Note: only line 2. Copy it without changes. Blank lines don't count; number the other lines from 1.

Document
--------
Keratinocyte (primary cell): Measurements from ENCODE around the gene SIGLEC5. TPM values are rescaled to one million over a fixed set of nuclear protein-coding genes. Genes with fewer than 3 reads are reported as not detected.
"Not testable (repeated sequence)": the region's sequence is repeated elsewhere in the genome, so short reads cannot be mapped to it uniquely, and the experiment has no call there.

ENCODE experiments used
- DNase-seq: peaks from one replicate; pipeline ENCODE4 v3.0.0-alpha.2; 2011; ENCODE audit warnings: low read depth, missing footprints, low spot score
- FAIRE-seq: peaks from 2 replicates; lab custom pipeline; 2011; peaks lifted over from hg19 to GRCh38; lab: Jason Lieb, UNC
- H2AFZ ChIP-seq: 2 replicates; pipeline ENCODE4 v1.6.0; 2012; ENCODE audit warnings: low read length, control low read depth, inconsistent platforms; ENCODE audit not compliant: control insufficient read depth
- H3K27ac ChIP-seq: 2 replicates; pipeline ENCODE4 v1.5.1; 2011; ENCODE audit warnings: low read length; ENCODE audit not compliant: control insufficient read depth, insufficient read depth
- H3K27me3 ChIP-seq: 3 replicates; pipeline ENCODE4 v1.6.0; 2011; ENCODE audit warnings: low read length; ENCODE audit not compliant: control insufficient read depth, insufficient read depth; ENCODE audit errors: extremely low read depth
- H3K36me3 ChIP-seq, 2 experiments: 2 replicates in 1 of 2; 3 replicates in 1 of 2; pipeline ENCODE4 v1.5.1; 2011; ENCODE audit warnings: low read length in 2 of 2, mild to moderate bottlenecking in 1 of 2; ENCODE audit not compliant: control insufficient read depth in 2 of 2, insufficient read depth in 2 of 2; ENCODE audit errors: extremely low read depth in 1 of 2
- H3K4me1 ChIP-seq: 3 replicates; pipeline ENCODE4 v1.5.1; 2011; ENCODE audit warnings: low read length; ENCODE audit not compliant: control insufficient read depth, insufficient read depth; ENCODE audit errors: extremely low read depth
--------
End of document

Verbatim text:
"Not testable (repeated sequence)": the region's sequence is repeated elsewhere in the genome, so short reads cannot be mapped to it uniquely, and the experiment has no call there.